التحرش الجنسي في الشوارع: كسر حاجز الصمت في اليمن

حوالي 90% من النساء اليمنيات يتعرضن للتحرش الجنسي في الشوارع يوميا. مجموعة من الناشطات الشابات  في مجال حقوق النساء يستخدمن وسائل الإعلام الجديدة لإعطاء المرأة والرجل مساحه للتعبير وجمع البيانات لتعبئة صناع القرار ورجال الشرطة لتشكيل قانون لمعاقبة المتحرشين. الدعم للحملة لم يكن بالإجماع، بل واجه وجها لوجه شكل جديد من أشكال السلطة الأبوية في وسائل الإعلام، وتقول غيداء العبسي.

Syrian headlines: displacing the displaced

During the first two hours of the military onslaught on Al-Tadamon nearly 5,000 people - mostly women and children - were displaced, including hundreds of internally displaced people originally from other parts of Syria.

Are women occupying new movements?

The women's movement must argue against a de-historicized understanding of new social movements in the African region, profiling examples of women’s active participation and leadership and situating these movements in the history of African people’s struggles for building alternative world orders, says Hakima Abbas.

Mutilating bodies: the Muslim Brotherhood’s gift to Egyptian women

In Egypt the Muslim Brotherhood have offered to circumcise women for a nominal fee as part of their community services, a move that threatens to reverse decades of local struggle against the harmful practice argues Mariz Tadros

Decoding the “DNA of Patriarchy” in Muslim family laws

Why and how did verse 4:34, and not other verses in the Qur’an, become the foundation for the legal construction of marriage? Why are qiwamah and wilayah still the basis of gender relations in the imagination of modern-day jurists and Muslims who resist and denounce equality in marriage as alien to Islam? How can we Muslim women reconstruct the concepts ? 

"We are not women, we are Egyptians": spaces of protest and representation

A focus on the spaces where women asserted their public presence in the Egyptian revolution reveals a great deal about how changes in power relations between women and men can contribute to the transformatory potential of the revolution, says Nadia Taher.

February 20 movement: reflections of a young activist

The 20th February movement was seen by some as elitist and too focused on political demands, while the people were more concerned with daily economic hardship. The main challenge for young activists now is to re-establish a social dialogue within Moroccan society, says Sarra El Idrissi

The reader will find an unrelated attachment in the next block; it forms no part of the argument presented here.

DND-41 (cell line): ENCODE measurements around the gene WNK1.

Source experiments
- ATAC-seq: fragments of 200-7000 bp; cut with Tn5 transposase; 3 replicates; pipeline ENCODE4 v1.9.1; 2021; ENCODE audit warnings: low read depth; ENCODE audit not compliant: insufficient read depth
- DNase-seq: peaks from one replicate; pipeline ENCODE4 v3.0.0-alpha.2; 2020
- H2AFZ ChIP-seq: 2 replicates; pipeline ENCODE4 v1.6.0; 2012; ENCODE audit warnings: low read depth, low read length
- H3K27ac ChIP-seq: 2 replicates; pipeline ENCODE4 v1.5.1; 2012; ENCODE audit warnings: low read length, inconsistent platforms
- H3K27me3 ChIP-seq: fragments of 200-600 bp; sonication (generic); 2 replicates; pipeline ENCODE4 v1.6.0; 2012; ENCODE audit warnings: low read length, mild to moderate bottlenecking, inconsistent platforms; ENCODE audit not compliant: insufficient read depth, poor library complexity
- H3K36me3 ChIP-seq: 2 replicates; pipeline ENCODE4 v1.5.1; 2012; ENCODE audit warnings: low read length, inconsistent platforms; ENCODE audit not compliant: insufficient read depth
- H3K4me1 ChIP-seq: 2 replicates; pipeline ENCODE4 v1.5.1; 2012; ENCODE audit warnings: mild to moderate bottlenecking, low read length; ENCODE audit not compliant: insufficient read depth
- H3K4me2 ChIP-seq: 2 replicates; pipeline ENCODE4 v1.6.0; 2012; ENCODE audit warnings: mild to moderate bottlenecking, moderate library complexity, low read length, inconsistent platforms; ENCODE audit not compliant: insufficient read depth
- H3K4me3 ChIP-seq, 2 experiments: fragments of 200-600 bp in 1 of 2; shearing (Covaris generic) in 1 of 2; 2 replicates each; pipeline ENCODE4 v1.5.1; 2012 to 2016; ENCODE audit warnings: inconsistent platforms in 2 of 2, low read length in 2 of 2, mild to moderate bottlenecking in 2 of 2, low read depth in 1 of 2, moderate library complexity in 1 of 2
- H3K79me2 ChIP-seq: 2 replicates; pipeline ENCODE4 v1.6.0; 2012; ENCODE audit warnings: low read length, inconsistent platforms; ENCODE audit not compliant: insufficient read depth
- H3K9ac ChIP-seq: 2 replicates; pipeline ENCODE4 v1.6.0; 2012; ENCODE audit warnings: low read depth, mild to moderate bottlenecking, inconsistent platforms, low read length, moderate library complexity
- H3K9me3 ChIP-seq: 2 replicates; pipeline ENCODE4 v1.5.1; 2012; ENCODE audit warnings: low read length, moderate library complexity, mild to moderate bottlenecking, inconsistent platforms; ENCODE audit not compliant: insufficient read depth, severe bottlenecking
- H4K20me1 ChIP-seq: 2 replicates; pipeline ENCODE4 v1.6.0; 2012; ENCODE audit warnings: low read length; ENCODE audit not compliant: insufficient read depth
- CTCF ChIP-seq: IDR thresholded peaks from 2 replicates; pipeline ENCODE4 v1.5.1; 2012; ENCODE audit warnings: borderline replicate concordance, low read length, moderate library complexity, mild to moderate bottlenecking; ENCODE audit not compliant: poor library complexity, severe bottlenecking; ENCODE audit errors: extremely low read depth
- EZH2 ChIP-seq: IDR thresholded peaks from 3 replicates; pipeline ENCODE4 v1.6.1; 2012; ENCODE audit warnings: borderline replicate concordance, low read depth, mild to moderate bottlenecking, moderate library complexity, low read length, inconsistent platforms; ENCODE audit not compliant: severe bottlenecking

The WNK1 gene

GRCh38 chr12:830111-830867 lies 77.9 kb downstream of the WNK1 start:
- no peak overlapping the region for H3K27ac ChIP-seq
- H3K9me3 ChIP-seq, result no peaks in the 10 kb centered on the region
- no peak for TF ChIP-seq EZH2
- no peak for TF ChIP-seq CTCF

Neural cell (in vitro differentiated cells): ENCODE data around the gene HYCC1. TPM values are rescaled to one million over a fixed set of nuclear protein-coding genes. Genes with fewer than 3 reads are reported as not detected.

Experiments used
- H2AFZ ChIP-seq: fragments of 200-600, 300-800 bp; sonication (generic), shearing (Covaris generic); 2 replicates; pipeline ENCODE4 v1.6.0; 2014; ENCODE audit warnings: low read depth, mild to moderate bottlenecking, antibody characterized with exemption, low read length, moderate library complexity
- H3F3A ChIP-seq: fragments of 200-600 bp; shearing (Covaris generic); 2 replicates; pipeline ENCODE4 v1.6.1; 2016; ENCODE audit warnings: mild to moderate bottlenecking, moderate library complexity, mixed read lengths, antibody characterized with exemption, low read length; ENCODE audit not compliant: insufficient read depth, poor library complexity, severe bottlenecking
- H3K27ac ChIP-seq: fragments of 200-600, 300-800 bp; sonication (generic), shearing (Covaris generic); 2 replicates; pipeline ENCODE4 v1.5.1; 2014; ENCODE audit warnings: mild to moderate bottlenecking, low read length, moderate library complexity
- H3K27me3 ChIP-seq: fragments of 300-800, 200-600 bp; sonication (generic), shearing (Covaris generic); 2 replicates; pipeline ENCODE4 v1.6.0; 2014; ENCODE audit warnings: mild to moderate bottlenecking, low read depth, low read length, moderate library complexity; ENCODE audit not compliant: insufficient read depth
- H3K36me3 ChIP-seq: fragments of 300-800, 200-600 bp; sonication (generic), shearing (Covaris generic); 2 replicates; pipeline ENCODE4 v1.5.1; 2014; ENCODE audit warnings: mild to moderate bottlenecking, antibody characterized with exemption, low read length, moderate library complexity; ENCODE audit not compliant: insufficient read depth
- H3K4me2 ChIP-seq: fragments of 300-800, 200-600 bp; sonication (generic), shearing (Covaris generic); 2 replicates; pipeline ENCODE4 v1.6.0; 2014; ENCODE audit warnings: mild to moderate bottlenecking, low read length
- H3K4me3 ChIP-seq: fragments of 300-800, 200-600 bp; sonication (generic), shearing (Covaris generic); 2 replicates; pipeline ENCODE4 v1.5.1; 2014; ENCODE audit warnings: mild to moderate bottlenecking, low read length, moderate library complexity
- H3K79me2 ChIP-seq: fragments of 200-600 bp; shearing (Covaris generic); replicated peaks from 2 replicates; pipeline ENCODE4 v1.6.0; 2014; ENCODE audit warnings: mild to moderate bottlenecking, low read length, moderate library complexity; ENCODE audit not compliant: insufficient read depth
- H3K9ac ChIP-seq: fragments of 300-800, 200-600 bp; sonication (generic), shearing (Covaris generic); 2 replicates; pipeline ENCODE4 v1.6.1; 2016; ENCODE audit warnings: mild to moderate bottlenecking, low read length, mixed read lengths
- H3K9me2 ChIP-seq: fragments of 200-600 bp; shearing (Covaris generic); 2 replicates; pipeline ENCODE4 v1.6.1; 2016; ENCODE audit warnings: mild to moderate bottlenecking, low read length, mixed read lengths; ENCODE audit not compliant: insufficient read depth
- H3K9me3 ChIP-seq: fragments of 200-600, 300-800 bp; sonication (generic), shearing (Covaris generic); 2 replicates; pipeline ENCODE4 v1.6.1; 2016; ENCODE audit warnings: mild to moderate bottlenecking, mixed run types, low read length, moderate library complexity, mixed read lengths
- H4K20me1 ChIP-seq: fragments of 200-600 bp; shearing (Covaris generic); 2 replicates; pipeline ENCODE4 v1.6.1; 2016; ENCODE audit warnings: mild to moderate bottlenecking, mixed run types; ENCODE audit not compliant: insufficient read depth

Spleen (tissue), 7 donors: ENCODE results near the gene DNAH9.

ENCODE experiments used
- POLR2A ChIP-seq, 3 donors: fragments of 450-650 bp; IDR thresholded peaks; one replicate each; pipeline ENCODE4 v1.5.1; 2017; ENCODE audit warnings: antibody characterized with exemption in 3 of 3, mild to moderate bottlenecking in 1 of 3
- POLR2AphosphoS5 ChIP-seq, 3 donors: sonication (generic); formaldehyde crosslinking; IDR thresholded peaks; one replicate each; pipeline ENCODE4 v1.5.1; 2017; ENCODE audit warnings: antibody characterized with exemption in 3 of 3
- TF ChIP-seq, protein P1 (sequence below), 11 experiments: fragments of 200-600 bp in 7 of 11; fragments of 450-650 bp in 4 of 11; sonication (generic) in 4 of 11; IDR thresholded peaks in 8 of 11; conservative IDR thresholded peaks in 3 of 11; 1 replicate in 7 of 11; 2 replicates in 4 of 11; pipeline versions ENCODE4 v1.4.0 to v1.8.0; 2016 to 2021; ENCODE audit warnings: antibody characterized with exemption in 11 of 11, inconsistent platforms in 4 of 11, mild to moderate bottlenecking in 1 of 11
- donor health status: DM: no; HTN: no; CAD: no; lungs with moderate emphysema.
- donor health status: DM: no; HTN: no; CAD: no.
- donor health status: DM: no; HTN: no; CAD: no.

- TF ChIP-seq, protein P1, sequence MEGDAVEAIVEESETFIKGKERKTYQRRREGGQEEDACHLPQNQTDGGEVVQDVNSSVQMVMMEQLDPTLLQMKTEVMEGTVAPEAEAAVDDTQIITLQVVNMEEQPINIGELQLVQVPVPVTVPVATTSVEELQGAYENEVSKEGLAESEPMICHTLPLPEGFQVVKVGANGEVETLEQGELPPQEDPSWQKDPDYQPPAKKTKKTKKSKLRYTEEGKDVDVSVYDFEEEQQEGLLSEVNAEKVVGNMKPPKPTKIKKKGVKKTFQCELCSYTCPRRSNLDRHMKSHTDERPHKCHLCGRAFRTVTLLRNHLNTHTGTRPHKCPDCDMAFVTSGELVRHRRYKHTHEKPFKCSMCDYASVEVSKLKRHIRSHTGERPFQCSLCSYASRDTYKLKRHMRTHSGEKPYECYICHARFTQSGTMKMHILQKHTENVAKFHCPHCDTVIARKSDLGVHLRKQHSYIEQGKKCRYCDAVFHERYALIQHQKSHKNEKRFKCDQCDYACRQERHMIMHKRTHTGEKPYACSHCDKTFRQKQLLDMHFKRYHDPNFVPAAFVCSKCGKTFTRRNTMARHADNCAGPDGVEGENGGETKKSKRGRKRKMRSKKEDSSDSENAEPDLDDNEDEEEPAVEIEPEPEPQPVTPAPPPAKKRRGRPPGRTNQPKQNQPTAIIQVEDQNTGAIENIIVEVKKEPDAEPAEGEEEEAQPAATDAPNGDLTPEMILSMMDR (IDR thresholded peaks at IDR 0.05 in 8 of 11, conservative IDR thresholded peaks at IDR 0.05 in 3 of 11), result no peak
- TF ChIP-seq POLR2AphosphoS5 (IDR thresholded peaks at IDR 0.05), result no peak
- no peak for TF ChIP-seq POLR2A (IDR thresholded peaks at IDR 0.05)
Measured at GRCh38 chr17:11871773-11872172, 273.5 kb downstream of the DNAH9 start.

Why women are at the heart of Egypt’s political trials and tribulations

The Egyptian elections delivered a parliament that has one of the lowest rates of female representation in the world. Yet this is the parliament that expresses the political will of the people of Egypt. It may also be one that ignores the social realities of gender and of women’s political participation, says Hania Sholkamy

The Saudi response to the ‘Arab spring’: containment and co-option

Saudi Arabia’s response to the ‘Arab spring’ has been an attempt to co-opt movements for change in a bid to maintain the status quo. Madawi Al-Rasheed talks to Deniz Kandiyoti about the contradictions of a ruling elite that promotes a conservative Islam, that threatens women’s existing rights abroad – as in Tunisia and Egypt – while it poses as the emancipator of women at home

Women in the new Libya: challenges ahead

Will the rights of the women, who participated in the struggles leading to fall of Gaddafi, be put under pressure in the new Libya? Kathryn Spellman-Poots assesses women’s status under Gadaffi and points to the perils ahead.

Egyptian storytelling: a vessel for power

Writing has come to mean place and presence, and presence gives us power to force those who don't acknowledge our existence to admit that they can hear the sound of our breath, says the young Egyptian writer Zainab Magdy

Tunisia: Feminist Fall?

Nine months after the overthrow of the former president, Tunisia has voted in the first open and fair election in the region. In the final part of a three part article Kristine Goulding argues that if a 'feminist fall' does not come to fruition, it will be because the citizens of Tunisia have shown democratically that feminism is not consummate on their agenda.

Tunisia: Arab Spring, Islamist Summer

Tunisia has voted in the first open and fair election in the region. In part two of a three part article Kristine Goulding warns against framing Islamism in direct opposition to women's rights. The Arab Spring redefined the roles of both women and the Islamist al-Nahda, and the two cannot be seen as mutually exclusive

Tunisia: Women's winter of discontent

Nine months after the overthrow of the former president, Tunisia has voted in the first open and fair election in the region. In part one of a three part article Kristine Goulding asks: Is a Tunisian feminist fall, driven by local, national and international support, possible? Or will countervailing forces of politics, social pressure and religion prevail?

"Mighty be our powers": peaceful women and the global south

“We have included the Arab Spring in this prize, but we have put it in a particular context. Namely, if one fails to include the women in the revolution and the new democracies, there will be no democracy.” Thorbjoern Jagland, chair of the Nobel Prize Committee

Sudan secession: resolving divisions?

South Sudan celebrates its independence this week, becoming the world's newest nation. But the festering divisions that are likely to haunt the north and South for the foreseeable future beg the question: will secession succeed in providing stability for the long-oppressed citizens of these two countries?

Sudan: a lonely road for women MPs in opposition

With the secession of South Sudan on July 9th, North Sudan returns to a familiar and depressing status quo - one party rule. With the elimination of southern constituency seats in Sudan’s National Assembly, only five women members of parliament remain in the opposition. Sara Abbas spoke to two of them